As a description for those followers who may have not heard of the book, here’s the blurb:
When it comes to relationships, Colin Singleton’s type is girls named Katherine. And when it comes to girls named Katherine, Colin is always getting dumped. Nineteen times, to be exact. On a road trip miles from home, this anagram-happy, washed-up child prodigy has ten thousands dollars in his pocket, a bloodthirsty feral hog on his trail, and an overweight, Judge Judy-loving best friend riding shotgun — but no Katherines. Colin is on a mission to prove The Theorem of Underlying Katherine Predictability, which he hopes will predict the future of any relaitonship, avenge Dumpees everywhere, and may finally win him the girl.
I’m really enjoying it because it really reminds me of how it felt to be young and totally unaware of what love, romance and relationships were really about. He really does capture the feeling of wanting something you’ve never really had, never fully understood, and frankly get completely wrong.
What’s really interesting to me is that he has 19 girlfriends who have all been named Katherine. The first is from when he was 8 years old, and it lasted 3 minutes.
What’s striking about this is just how it reminds me of most people I’ve met who’ve never been in any serious kind of relationship, or are still virgins, including how I was. I don’t mean this in a bad way, just that it’s natural and we all go through it. You count every little possibility, every childhood “Well they said we were dating…” incidence, no matter how insignificant, because you don’t understand what makes a relationship a real relationship.
It includes the tendency to dramatize the little things, that when you get older and have real experiences you understand are just little things.
In a way, I guess you could argue that it takes some of the romance out of it, by taking out the idea of obsessing over someone. But it’s so much healthier when you build a balanced relationship with mutual respect.
This is something John actually talks about often on his channel. What you want, as a human being, is to connect with someone, to build an emotional bond, for someone to love you, and sometimes, especially when you’re young and it’s new, you get so desperate for it that you get clingy and unhealthily attached. This ends up causing the other person to just recoil, like an automatic reflex, and this is only natural because it’s just too much. No one wants to be depended upon that much. For another thing it’s not that attractive.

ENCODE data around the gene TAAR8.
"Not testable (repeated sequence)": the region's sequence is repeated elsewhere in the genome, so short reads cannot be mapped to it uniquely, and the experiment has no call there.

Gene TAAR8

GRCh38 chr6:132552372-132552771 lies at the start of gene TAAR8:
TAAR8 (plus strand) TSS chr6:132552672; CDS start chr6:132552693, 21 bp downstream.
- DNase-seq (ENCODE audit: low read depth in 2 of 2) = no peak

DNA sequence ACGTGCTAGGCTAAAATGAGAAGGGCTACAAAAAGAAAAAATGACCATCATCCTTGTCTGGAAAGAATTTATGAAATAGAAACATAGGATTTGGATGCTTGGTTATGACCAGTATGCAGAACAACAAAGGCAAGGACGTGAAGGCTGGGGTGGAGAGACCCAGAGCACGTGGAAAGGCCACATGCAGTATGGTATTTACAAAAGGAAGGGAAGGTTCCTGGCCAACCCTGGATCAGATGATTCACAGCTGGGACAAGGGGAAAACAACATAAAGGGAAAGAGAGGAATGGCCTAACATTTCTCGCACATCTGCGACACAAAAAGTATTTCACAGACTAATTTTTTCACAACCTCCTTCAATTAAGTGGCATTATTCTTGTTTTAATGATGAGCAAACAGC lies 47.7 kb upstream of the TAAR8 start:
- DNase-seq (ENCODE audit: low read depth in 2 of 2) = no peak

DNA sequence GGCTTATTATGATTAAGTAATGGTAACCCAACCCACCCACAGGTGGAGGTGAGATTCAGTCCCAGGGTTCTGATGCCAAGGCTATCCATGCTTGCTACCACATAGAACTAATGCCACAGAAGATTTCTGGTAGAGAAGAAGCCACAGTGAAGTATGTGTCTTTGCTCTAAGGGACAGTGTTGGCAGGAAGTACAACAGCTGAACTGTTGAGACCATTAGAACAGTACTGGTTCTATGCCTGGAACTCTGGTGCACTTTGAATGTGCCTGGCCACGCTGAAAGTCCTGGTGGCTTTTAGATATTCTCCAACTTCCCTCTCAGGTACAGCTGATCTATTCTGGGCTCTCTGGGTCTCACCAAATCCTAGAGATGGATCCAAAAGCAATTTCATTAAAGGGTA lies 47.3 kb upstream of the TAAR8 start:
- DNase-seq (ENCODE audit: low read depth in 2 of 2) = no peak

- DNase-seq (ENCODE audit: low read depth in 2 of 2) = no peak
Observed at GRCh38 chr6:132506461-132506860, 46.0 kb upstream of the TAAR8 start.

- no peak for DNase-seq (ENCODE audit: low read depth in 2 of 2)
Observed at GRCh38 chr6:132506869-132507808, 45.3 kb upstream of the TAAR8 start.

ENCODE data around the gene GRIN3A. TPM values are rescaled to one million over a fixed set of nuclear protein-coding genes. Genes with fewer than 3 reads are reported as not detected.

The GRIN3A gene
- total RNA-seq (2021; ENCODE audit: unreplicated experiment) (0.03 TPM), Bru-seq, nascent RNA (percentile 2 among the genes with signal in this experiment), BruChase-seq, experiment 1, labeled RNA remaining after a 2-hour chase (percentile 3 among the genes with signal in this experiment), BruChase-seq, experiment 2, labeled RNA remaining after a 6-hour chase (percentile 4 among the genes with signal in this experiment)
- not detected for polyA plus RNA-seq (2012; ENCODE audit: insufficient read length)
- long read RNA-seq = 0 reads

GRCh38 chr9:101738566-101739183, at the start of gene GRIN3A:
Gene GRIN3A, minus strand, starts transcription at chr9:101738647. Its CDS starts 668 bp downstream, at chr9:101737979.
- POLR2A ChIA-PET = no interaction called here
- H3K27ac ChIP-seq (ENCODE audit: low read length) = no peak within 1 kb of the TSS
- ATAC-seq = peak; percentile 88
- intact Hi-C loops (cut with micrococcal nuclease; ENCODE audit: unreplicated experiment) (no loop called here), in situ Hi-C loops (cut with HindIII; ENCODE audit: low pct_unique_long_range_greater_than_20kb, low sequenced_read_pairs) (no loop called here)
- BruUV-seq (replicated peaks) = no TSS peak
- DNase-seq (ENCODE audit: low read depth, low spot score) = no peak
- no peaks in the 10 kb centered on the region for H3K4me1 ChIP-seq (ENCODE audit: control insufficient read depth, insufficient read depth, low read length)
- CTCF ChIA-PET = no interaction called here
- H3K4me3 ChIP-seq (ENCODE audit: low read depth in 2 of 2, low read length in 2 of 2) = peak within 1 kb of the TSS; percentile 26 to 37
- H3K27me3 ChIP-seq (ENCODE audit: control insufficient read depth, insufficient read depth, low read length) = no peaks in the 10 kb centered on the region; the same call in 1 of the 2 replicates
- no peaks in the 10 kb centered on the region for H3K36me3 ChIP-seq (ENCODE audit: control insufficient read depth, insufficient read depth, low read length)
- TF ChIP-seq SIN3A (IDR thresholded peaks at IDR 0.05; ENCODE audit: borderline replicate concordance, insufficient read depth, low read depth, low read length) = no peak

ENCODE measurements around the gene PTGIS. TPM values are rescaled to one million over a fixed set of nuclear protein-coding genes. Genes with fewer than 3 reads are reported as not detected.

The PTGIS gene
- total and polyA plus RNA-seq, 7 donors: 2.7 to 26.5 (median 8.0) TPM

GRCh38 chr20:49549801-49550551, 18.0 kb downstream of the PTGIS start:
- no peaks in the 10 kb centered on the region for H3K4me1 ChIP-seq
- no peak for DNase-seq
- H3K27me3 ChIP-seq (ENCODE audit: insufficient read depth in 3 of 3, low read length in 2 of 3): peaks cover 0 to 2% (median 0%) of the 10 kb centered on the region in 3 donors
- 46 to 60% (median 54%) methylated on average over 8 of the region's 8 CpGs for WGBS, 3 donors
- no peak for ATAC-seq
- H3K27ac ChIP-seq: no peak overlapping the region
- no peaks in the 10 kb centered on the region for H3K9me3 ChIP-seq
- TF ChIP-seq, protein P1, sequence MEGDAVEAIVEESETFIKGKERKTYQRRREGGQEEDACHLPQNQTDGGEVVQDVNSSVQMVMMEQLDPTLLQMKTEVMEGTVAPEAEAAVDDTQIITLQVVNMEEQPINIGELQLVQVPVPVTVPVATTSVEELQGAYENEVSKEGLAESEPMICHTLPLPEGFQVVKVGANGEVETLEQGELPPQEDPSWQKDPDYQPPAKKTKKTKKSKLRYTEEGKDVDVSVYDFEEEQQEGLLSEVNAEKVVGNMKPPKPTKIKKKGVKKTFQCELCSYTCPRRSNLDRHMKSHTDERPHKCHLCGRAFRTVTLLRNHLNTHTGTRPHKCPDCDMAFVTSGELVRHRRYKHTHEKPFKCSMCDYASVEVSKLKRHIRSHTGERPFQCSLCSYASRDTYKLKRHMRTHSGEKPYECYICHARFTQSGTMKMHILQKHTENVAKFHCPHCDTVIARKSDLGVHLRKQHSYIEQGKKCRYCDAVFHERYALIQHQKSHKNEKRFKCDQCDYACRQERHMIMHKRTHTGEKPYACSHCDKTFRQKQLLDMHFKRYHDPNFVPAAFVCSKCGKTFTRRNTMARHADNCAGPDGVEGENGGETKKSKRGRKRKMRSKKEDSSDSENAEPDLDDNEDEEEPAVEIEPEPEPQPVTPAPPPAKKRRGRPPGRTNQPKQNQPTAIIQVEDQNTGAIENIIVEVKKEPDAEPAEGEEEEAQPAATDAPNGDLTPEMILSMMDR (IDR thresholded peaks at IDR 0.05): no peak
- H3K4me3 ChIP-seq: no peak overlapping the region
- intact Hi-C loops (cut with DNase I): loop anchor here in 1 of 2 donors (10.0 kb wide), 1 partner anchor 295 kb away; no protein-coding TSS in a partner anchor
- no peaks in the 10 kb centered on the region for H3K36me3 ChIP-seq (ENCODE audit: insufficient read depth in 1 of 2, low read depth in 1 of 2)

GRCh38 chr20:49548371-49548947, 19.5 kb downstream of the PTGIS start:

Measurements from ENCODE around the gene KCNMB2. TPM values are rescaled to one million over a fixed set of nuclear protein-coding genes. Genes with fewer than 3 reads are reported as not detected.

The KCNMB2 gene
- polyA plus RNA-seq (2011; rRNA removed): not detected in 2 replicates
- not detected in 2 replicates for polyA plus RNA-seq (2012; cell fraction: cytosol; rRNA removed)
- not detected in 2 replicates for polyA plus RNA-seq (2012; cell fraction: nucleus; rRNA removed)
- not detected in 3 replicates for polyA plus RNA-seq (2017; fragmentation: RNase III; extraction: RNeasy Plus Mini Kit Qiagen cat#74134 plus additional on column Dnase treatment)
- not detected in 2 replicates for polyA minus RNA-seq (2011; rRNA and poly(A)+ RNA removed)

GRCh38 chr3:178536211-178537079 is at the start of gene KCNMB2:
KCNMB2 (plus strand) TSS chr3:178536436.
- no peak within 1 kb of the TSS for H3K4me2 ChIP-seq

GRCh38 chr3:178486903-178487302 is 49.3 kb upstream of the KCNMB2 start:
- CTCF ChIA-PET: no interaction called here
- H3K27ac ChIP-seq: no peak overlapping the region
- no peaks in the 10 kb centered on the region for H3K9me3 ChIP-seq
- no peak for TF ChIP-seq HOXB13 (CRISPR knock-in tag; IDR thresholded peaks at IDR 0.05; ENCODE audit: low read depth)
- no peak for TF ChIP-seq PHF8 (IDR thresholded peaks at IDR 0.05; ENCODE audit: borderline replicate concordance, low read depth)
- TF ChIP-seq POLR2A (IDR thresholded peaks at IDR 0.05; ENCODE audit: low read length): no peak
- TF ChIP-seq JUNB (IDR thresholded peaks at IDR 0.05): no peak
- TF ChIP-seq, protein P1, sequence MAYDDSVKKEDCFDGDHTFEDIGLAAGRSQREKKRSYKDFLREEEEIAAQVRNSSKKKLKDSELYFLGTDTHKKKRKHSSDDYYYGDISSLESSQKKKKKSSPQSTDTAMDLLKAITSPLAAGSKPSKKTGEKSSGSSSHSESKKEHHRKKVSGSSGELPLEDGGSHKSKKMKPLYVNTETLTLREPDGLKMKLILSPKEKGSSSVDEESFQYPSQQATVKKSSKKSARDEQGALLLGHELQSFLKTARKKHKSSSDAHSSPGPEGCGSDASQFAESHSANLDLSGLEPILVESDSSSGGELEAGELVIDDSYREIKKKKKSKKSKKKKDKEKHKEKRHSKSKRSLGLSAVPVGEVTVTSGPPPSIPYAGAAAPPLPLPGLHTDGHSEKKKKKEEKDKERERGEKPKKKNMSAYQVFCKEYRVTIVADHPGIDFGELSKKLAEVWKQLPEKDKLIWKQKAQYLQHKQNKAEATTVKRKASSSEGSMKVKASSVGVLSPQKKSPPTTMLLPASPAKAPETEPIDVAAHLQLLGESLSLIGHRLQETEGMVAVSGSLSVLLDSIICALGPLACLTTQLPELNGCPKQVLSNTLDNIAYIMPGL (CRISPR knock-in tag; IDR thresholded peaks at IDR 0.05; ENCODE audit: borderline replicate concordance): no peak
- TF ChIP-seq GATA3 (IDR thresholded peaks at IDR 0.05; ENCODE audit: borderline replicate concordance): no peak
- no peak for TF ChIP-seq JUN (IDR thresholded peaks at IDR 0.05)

In a nutshell, when you’re young and inexperienced you tend to really fall in love with the idea of love. You do this because of love stories, pop culture, movies, and all the things you learn about love from, but are completely misled by. And the protagonist, Colin, is clearly more in love with the idea of love than he understands what love is really about.
His mind is fixated on the simple fact that the first girl who played a little game with him for 3 minutes called “Do you want to be my boyfriend? And now it’s over!” was named Katherine. He doesn’t think it’s intentional, it’s just that the moment he meets a girl with that name, spelled that way, he starts liking her.
And that says a lot about his own emotional immaturity, which is something we all go through and take a lot longer to learn than we typically think we do. But I think that what it comes right down to is just realizing, personally and emotionally, that we are individuals who can stand on our own, but choose to form partnerships and relationships. It’s less about need than it is about want, but when we’re young we really think it’s all about need.
Which, I think, is the source of the popularity of the Twilight books, which John has actually said he enjoys. Of course, Twilight acts like that kind of obsessive love is what’s important, but in a way it’s what we want when we don’t know better. And the book series appeals to young people who don’t know better, and older people who’ve lost that belief about love and kind of miss the innocence of it. I have friends my age who enjoy it, and they say that that’s the soul of it. It’s about that kind of obsessive kind of love that you can only really feel the first time.
I can’t help thinking that if Bella and Edward were actually real people, they would be something like Colin and his Katherines. Too needy, too desperate, too clingy, that one has to let go of the other, and the pain of learning this is difficult.
Colin tries to deal with his getting perpetually dumped by working on his Theorem, all the while never really understanding that what he’s doing wrong is based entirely in what he’s looking for.
Anyway. I’m not finished yet. But the book is a lot of fun, while also being amazingly resonant with what it feels like when you think you know about love but don’t really.